A discussion Friday morning involving key players in the Chemical Stockpile Emergency Preparedness Program and local officials boiled over with frustration and anger.

Everyone was eager to point at a specific cause for the false alarm that blared across west Umatilla and north Morrow counties Thursday morning. But pointing to a single, specific failure proved difficult.

Instead, city and emergency officials contended the entire CSEPP system was at fault, and they want it fixed.

The emergency siren system sounded at 9:30 Thursday morning, causing many area residents to believe there'd been a disaster involving chemical weapons at the Army's Umatilla Chemical Depot.

According to officials at Friday's meeting at the Hermiston Fire Department, some sirens broadcasts verbal warnings in Spanish, others announced in English that it was a test, while other sirens didn't include any message, just a sustained wail.

Message boards along Interstate 84 warned motorists to exit the freeway because of an incident at the depot.

Once the sirens sounded, officials at the depot quickly confirmed that no chemical accident had occurred, but it took much to long to get that message out, many people at the meeting insisted. They pointed to glitches throughout the warning system.

Mayors from surrounding communities, commissioners from Umatilla and Morrow counties, CSEPP and depot officials and many others gathered Friday morning for the debriefing.

Casey Beard, the director of the Morrow County CSEPP, explained that when one of his personnel got the OK from the Oregon Department of Transportation to change a message board to denote weather conditions, the button that activates a chemical hazard alarm was set off.

How this happened can't be explained, he said.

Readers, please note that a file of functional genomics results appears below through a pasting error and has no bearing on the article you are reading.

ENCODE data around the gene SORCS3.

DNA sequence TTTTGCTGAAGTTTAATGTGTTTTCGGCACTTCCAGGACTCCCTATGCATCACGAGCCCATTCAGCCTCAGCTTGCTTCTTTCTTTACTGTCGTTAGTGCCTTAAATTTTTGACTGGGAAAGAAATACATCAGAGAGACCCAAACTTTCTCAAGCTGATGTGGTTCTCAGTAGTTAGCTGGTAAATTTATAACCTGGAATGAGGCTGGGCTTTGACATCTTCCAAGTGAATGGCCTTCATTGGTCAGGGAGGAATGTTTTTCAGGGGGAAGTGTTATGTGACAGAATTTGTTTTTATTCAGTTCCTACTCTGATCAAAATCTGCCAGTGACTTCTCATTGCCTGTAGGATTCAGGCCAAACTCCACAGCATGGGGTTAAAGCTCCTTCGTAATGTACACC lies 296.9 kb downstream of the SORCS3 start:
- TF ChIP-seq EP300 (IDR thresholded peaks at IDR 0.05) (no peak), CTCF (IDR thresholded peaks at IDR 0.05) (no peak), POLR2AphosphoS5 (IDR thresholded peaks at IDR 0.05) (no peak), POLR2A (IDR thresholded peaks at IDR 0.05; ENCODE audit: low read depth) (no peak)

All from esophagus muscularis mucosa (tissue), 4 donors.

"The two buttons are about four and one-half inches apart, while the person's hand is about three-inches wide," he said.

When some of the sirens went off, the verbal announcements were mixed up because all the new voice chips haven't been installed yet, said Larry Ross, the emergency system manager from Oregon Emergency Management.

"I didn't get the chips out and we got caught with our pants down," he said.

Beard said he used a phone line referred to as an "all-call" line in an attempt to alert all the radio stations, police departments and other emergency officials that it was a false alarm. But some departments didn't receive those calls, or the call was transferred to a commercial line because it wasn't being answered.

Transferring the call to commercial lines only complicated matters, because those lines were jammed with call from the public eager to learn whether or not the alarm was for real. Most dispatchers didn't know that yet.

Because of the lack of information, people in the area reacted, or didn't, in different ways, said Hermiston Fire Chief Jim Stearns. Some people used the preparedness kits, but others reacted the exact opposite from what CSEPP, depot and other officials have been trying to teach.

"The majority of people ignored it," he said. "But the small population that did respond didn't do what they were supposed to do. ... People were getting in their cars and trying to get out of town."

When the reader boards on the highway announced a toxic hazard ahead, hardly anyone stopped and got off at the next exit as directed, said Boardman fire officials.

It took up to 30 minutes for announcements to be made over local radio stations that the alarm was a malfunction.

Because of the problems on all levels, and because the incident is the second accidental activation of the sirens in a year, most of the community officials at the meeting said they are tired of talking about things that need to change but never seem to get done.

"There's definitely pent up emotions in here," said Umatilla County Commissioner Dennis Doherty.

He said a lot of the problems in the emergency preparedness structure is on the state and federal levels.

"They have the authority, the control and the resources, but we have the responsibility, so we are held accountable, not them," he said.

Morrow County Judge Terry Tallman said that change is needed, not just at the local level but in state and federal governments as well.

"We've tried to rock the boat," he said. "We have to know how hard to rock it and when, but I think we're going to have to rock it again."

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